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Saturday, 19 June 2010


Ship No 346

Twin screw “Loch Class” Frigate.

Second of the Loch Class to be built at the Leith yard, of Henry Robb Ltd.

LOCH-Class Twin Screw Frigate ordered from Henry Robb, Leith on 25th January 1943 and laid down as Ship No 346 in November 1943. The ship was launched on 10th May 1944 as the 1st RN ship to carry the name. Her build was completed on 20th October 1944. The ship was ‘adopted’ by the civil community of Northampton after entering service.
HMS LOCH INCH while on the Russian Convoy duty (Convoy RA66)

sank U307 using SHARK projectiles and SQUID in the attacks.

She rescued 14 survivors from the destroyed U-Boat.

She served world wide with the Royal Navy for 18 years after the end of World War 2
HMS LOCH INSH was placed on the Disposal List and sold to the Royal Malayan Navy in 1963. After a very extensive refit at Portsmouth which included change’s to the aft superstructure and the provision of Helicopter landing facilities, the ship was renamed HANG TUAH. She sailed for Malaya on 12th November 1964 and served as the Flagship of the Royal Malaysian Navy until 1971 when she was used as a training ship until withdrawn from service 6 years later.
H.M.S. Loch Inch had a working life of more than 30 years.

“Loch Class” Frigates.
The ships of the Loch class of A/S frigates represent the final product of wartime design of frigates.

Atlantic Escorts

They were designed to be mass produced in sections at dispersed sites and transported to an assembly point at a slipway.

Welding and riveting were used to speed production of the unit construction techniques and it took fewer men to produce a ship of this class.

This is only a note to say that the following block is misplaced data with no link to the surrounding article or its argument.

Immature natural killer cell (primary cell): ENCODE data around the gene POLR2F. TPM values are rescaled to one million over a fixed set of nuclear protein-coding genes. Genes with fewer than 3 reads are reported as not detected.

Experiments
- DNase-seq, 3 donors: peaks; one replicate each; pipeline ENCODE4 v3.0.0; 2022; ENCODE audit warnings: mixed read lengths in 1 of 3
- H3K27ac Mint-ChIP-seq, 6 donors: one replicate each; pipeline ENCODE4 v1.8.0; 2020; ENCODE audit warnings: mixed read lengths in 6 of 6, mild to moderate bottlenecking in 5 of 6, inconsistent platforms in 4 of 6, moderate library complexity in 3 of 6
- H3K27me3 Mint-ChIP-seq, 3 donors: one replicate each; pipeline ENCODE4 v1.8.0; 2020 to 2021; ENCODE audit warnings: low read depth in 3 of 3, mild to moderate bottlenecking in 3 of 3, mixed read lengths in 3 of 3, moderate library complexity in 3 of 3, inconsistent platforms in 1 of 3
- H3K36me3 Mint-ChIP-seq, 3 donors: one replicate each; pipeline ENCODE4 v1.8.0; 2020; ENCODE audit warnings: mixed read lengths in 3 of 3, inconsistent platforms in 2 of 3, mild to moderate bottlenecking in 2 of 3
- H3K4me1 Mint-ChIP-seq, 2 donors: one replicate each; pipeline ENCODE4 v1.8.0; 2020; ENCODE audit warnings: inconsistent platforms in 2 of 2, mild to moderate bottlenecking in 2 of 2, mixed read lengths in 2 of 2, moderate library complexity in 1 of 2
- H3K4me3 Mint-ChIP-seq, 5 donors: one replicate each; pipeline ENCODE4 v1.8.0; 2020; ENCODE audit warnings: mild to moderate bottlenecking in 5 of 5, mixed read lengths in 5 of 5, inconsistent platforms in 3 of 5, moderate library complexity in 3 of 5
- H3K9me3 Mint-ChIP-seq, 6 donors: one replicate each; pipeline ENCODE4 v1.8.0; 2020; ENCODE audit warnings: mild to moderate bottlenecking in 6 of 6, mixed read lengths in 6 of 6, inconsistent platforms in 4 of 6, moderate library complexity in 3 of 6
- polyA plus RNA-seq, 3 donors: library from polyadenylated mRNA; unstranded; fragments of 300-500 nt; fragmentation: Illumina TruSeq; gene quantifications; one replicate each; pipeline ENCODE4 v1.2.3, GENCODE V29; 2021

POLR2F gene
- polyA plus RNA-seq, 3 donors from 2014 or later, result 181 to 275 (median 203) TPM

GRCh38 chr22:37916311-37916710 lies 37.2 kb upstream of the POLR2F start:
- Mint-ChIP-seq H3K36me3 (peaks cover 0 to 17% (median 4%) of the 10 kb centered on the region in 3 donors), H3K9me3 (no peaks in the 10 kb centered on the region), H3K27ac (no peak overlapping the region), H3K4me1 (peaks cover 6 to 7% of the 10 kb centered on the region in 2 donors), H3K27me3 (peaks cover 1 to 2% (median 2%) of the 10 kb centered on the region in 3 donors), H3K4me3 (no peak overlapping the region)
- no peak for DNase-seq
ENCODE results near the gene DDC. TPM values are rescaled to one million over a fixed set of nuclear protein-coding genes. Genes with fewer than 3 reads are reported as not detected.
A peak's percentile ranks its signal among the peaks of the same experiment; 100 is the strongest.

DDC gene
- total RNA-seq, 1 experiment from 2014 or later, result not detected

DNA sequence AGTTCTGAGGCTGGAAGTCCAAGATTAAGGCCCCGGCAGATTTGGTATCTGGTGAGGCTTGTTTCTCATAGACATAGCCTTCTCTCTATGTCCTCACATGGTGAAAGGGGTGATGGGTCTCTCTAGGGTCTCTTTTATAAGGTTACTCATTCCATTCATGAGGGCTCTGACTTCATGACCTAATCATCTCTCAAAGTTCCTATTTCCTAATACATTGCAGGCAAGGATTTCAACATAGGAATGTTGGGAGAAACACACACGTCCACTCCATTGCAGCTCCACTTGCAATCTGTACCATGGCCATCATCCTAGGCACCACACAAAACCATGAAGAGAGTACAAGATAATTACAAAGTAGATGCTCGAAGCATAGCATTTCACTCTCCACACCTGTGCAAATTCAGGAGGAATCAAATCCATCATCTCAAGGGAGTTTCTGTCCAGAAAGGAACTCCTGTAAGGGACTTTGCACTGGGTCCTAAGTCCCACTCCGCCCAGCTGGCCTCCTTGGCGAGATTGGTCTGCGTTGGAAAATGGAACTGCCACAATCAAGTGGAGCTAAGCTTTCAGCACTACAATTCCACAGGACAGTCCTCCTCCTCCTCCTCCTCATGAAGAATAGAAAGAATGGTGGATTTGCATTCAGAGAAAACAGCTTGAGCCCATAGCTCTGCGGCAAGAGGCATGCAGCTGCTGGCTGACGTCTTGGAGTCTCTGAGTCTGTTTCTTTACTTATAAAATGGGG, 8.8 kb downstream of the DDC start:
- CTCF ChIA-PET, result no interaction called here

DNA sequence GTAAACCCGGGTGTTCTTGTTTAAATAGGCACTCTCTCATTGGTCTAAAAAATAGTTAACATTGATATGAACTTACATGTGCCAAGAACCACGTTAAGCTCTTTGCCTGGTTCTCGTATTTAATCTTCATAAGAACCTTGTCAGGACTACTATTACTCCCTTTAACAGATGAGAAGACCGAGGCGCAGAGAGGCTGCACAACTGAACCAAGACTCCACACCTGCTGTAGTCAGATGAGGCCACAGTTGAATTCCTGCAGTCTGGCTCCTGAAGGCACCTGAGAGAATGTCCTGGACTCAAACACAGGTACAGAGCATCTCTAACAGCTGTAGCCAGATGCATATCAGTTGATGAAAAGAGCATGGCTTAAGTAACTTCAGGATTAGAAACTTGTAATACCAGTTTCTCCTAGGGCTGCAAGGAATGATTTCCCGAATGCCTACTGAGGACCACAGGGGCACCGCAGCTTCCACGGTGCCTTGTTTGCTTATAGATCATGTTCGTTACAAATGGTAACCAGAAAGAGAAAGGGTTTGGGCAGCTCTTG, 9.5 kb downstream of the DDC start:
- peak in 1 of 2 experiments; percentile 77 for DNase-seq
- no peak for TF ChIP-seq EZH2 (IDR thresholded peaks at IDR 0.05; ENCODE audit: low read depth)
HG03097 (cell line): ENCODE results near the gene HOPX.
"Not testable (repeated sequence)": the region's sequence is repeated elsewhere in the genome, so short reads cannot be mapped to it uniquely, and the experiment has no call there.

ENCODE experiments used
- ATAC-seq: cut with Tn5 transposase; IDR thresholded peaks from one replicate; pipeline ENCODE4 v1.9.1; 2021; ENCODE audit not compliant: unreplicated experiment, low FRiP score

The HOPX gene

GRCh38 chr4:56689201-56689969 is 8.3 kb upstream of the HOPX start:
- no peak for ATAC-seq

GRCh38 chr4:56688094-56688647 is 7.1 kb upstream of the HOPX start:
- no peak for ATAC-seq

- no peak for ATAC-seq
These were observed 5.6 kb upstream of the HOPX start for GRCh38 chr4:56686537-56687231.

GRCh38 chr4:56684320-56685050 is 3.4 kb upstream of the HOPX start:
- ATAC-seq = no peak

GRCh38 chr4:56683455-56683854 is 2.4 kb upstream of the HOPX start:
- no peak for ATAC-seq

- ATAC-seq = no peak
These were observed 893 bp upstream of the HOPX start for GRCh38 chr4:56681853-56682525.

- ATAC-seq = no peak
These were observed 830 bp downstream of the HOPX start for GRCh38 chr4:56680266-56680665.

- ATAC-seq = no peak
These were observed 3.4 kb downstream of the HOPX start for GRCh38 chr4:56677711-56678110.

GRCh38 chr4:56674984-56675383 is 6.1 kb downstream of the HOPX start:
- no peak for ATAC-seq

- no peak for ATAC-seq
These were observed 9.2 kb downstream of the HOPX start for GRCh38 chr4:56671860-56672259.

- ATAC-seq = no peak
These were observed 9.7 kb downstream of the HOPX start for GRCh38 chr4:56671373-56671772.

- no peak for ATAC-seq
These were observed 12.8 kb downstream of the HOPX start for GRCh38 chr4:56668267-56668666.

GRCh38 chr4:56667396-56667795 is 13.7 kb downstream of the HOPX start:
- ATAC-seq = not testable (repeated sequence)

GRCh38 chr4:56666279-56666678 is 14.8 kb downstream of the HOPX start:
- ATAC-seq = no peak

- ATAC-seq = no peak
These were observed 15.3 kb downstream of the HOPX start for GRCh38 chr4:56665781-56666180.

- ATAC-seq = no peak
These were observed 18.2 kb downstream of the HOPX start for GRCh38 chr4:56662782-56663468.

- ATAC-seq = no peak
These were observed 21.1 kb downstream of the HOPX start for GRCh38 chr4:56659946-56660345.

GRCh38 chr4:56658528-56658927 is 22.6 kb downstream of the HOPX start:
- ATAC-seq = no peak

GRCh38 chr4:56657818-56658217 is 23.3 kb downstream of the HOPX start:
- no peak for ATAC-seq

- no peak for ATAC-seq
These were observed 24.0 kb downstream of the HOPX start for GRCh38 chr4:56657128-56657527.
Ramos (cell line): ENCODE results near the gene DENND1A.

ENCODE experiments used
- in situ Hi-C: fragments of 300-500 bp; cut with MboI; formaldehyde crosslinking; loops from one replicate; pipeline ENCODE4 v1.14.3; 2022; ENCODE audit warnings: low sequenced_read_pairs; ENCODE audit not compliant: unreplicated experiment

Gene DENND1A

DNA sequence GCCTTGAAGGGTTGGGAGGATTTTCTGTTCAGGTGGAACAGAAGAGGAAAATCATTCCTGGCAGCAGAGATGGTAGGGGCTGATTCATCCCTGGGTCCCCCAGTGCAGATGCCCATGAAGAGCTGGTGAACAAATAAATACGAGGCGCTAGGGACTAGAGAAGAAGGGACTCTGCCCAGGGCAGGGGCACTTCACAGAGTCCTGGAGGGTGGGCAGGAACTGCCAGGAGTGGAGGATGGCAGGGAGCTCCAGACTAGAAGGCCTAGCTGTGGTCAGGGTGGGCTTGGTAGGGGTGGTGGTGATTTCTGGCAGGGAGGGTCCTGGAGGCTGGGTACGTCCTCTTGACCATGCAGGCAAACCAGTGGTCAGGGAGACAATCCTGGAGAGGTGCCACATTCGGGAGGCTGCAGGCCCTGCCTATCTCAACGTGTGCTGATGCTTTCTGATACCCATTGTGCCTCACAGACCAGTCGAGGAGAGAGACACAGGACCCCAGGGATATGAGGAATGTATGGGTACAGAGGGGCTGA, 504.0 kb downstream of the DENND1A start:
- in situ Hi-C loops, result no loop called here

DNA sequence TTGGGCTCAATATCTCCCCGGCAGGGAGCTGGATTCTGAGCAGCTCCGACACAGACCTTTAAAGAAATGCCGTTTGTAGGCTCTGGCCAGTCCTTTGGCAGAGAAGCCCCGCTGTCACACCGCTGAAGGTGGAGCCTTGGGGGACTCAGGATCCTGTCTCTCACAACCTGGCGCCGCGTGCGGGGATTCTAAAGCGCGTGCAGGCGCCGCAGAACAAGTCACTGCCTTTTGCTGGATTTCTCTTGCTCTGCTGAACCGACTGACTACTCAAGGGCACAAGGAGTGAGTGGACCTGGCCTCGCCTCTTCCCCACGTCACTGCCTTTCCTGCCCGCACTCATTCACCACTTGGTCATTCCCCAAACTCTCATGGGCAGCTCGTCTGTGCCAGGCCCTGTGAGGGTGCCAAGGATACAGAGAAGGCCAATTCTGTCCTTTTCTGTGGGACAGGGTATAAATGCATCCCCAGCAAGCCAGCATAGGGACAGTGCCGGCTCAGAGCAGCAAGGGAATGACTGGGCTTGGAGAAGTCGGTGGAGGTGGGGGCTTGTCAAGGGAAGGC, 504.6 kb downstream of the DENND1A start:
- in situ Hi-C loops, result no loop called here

With a single 4 in gun on the foc’sle for surface action, the main weapons were beyond doubt the twin squid anti-submarine mortars, along with the high mounted rapid firing twin 20mm guns for anti-personnel work.

To speed construction curved structures were eliminated in the design making the lofting a little bit more simple and a noticeable result of this was that the deck sheer was reduced to three straight lines, from stern to bow.

Battle of the Atlantic Battle of the Atlantic
World War II was only a few hours old when the Battle of the Atlantic, the longest campaign of the Second World War and the most complex submarine war in history, began with the sinking of the unarmed passenger liner Athenia by the German submarine U30. Based on the mastery of the latest research and written from a mid-Atlantic - rather than the traditional Anglo-centric - perspective, Marc Milner focuses on the confrontation between opposing forces and the attacks on Allied shipping that lay at the heart of the six-year struggle. Against the backdrop of the battle for the Atlantic lifeline he charts the fascinating development of U-boats and the techniques used by the Allies to suppress and destroy these stealth weapons.

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